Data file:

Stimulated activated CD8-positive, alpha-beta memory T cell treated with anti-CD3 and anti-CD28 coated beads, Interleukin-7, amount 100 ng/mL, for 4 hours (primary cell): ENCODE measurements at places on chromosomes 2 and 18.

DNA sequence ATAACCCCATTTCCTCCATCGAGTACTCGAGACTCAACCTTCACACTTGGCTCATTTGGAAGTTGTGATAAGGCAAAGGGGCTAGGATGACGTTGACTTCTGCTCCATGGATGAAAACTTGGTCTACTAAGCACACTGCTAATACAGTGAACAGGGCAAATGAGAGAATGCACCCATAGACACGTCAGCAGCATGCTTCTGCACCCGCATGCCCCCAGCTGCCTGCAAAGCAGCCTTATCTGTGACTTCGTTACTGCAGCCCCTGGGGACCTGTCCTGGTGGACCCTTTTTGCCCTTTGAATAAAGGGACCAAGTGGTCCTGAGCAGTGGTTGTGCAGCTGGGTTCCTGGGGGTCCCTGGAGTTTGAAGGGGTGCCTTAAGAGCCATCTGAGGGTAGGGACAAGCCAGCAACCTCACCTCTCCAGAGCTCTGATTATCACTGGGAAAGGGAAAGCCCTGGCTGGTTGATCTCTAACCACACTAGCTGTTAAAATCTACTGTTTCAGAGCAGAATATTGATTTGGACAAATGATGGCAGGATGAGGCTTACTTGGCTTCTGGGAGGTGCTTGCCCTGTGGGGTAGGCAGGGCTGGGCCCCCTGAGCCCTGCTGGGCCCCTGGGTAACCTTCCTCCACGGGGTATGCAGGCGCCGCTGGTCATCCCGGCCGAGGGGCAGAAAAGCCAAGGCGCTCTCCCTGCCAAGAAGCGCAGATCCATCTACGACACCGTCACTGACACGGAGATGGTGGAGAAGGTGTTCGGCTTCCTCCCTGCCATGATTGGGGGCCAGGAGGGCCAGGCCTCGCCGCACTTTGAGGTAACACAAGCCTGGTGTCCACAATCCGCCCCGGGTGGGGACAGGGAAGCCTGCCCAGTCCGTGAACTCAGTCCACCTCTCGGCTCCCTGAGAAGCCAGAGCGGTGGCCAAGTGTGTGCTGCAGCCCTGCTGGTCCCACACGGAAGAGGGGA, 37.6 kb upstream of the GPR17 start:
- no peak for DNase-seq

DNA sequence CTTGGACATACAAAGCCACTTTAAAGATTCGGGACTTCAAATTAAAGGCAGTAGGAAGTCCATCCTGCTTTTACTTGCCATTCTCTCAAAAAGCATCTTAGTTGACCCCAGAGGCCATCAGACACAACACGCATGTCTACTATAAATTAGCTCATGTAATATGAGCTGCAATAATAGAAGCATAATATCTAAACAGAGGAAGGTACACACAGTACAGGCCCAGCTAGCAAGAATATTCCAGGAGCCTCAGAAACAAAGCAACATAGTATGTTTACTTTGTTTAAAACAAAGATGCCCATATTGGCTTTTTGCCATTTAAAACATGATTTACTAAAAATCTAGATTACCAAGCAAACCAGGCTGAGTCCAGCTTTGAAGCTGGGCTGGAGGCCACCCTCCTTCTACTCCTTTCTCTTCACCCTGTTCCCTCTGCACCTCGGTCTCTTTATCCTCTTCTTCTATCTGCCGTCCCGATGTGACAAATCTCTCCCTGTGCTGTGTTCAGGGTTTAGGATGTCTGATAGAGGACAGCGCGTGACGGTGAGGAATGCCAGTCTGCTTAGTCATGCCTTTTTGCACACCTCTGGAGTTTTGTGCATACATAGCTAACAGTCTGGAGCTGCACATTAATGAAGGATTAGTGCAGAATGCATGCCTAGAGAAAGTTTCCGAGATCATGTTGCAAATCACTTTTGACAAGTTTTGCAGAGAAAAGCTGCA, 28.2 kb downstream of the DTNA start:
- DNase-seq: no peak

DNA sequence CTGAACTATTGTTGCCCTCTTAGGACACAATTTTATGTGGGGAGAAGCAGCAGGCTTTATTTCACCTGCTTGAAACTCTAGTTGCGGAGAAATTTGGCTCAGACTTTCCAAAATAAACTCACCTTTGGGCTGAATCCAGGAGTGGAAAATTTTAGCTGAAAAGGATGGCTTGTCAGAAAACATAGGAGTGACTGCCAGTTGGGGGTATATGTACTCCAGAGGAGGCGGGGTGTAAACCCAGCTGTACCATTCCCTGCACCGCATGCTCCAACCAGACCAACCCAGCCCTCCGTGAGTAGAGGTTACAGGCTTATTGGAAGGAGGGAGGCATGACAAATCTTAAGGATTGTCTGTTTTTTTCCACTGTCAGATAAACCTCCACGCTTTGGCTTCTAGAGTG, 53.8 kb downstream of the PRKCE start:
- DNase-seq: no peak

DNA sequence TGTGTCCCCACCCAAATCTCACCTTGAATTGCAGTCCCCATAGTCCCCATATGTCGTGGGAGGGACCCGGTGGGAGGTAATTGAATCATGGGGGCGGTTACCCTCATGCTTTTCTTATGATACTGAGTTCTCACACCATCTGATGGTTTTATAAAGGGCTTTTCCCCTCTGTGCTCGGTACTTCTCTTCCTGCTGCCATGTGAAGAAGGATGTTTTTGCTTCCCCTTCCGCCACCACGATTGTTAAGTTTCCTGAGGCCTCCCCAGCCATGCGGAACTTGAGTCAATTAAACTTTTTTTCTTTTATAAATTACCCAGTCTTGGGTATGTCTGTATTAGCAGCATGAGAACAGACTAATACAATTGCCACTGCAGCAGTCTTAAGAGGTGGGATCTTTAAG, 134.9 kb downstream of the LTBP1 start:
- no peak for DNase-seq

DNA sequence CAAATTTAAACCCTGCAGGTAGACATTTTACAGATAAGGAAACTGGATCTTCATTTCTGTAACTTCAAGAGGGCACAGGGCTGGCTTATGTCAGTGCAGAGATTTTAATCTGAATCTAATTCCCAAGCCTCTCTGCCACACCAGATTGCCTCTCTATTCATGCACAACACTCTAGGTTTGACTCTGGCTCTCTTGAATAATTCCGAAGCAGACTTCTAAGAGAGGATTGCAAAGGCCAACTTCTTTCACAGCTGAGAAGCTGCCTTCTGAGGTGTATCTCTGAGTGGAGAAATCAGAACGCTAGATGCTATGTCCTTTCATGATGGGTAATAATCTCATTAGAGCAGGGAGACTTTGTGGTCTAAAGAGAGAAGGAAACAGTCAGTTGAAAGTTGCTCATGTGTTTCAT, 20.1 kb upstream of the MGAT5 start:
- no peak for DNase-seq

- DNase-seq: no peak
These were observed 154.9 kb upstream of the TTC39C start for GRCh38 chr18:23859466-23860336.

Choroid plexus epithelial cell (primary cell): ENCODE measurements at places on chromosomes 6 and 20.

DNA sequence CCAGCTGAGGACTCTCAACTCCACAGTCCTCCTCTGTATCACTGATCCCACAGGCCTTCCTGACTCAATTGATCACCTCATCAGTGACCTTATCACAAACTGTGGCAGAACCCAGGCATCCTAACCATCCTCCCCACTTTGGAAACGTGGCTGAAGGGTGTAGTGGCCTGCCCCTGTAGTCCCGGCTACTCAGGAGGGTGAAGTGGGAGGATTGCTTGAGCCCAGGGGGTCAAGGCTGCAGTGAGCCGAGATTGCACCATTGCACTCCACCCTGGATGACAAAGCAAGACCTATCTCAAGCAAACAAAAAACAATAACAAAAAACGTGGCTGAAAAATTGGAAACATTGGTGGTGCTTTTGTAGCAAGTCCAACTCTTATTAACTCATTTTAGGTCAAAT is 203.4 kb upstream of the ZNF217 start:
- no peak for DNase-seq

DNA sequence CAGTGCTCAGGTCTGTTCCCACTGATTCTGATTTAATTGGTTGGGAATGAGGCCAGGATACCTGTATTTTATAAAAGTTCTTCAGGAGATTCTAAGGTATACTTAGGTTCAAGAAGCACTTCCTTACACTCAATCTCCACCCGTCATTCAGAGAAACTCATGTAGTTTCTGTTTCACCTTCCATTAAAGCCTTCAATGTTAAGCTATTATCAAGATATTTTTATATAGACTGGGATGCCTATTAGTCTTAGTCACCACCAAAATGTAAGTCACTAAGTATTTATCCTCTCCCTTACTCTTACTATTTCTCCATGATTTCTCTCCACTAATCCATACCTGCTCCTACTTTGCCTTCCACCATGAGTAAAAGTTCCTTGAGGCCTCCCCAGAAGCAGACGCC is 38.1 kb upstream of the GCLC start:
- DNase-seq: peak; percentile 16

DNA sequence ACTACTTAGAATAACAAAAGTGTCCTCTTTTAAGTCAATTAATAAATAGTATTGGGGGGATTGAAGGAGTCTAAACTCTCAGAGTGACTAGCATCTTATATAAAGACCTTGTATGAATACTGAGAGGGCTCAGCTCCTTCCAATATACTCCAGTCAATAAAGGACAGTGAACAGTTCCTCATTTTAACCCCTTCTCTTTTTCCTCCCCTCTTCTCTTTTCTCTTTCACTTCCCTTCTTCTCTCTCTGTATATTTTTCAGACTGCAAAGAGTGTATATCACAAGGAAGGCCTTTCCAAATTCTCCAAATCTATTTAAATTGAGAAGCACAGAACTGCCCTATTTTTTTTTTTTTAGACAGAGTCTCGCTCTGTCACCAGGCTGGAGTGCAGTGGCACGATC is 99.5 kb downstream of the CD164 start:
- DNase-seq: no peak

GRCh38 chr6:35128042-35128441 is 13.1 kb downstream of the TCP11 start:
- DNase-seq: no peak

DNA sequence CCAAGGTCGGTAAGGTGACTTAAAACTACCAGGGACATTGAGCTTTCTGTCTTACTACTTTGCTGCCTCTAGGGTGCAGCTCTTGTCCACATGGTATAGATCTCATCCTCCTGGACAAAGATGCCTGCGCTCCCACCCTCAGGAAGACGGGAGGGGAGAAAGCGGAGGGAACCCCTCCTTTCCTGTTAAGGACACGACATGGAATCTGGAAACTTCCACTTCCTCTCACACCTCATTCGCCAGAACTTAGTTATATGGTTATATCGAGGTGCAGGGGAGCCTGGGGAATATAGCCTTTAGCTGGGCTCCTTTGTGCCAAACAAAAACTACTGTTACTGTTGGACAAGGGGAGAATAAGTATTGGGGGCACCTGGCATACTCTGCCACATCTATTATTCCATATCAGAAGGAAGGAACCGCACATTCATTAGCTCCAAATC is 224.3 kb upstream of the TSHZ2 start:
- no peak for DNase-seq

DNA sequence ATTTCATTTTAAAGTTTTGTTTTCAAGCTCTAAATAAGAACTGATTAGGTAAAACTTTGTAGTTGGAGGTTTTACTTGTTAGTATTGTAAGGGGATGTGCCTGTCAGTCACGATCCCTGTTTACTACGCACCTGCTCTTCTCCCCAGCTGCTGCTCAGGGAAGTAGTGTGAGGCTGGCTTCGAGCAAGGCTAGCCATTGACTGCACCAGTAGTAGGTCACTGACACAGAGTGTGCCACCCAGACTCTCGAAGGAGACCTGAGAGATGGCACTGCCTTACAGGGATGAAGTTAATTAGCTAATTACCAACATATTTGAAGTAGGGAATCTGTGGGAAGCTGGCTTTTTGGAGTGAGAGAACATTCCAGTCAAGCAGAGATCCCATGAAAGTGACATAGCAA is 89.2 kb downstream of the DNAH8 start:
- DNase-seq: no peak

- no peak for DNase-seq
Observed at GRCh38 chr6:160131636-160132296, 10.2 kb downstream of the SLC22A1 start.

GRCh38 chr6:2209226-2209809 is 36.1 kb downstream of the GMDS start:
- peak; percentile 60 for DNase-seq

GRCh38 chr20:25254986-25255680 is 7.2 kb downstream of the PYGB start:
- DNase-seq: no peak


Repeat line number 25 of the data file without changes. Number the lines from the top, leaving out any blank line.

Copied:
DNA sequence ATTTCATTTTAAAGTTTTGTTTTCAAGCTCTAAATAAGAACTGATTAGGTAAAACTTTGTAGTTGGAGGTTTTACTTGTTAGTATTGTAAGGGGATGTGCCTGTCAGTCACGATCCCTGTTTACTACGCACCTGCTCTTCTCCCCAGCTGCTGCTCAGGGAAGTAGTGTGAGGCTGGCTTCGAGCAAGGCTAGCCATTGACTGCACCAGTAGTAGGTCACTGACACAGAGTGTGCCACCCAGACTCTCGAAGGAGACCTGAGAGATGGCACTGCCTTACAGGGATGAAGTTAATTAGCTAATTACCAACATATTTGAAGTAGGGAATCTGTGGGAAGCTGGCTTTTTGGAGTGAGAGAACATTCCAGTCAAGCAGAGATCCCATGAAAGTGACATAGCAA is 89.2 kb downstream of the DNAH8 start: